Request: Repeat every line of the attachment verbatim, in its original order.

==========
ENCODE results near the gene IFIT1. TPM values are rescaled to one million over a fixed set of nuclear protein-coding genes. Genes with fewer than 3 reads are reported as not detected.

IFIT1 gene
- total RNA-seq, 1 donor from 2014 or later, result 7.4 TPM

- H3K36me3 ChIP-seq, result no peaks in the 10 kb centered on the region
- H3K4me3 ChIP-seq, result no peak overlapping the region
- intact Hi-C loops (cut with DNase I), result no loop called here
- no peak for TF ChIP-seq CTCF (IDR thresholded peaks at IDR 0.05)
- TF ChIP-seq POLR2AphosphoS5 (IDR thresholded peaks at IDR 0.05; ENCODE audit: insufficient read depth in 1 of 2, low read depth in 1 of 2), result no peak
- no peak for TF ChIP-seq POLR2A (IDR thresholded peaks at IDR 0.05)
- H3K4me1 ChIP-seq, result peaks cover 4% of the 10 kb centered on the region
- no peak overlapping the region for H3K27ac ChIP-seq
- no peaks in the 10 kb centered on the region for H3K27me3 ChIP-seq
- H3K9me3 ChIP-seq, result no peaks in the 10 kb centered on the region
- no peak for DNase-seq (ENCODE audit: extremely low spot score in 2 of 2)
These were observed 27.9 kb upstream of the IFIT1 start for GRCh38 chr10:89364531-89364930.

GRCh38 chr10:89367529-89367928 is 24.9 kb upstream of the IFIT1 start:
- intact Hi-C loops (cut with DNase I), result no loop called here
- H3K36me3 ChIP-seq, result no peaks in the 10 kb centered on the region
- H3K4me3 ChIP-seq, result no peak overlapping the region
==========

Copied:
ENCODE results near the gene IFIT1. TPM values are rescaled to one million over a fixed set of nuclear protein-coding genes. Genes with fewer than 3 reads are reported as not detected.

IFIT1 gene
- total RNA-seq, 1 donor from 2014 or later, result 7.4 TPM

- H3K36me3 ChIP-seq, result no peaks in the 10 kb centered on the region
- H3K4me3 ChIP-seq, result no peak overlapping the region
- intact Hi-C loops (cut with DNase I), result no loop called here
- no peak for TF ChIP-seq CTCF (IDR thresholded peaks at IDR 0.05)
- TF ChIP-seq POLR2AphosphoS5 (IDR thresholded peaks at IDR 0.05; ENCODE audit: insufficient read depth in 1 of 2, low read depth in 1 of 2), result no peak
- no peak for TF ChIP-seq POLR2A (IDR thresholded peaks at IDR 0.05)
- H3K4me1 ChIP-seq, result peaks cover 4% of the 10 kb centered on the region
- no peak overlapping the region for H3K27ac ChIP-seq
- no peaks in the 10 kb centered on the region for H3K27me3 ChIP-seq
- H3K9me3 ChIP-seq, result no peaks in the 10 kb centered on the region
- no peak for DNase-seq (ENCODE audit: extremely low spot score in 2 of 2)
These were observed 27.9 kb upstream of the IFIT1 start for GRCh38 chr10:89364531-89364930.

GRCh38 chr10:89367529-89367928 is 24.9 kb upstream of the IFIT1 start:
- intact Hi-C loops (cut with DNase I), result no loop called here
- H3K36me3 ChIP-seq, result no peaks in the 10 kb centered on the region
- H3K4me3 ChIP-seq, result no peak overlapping the region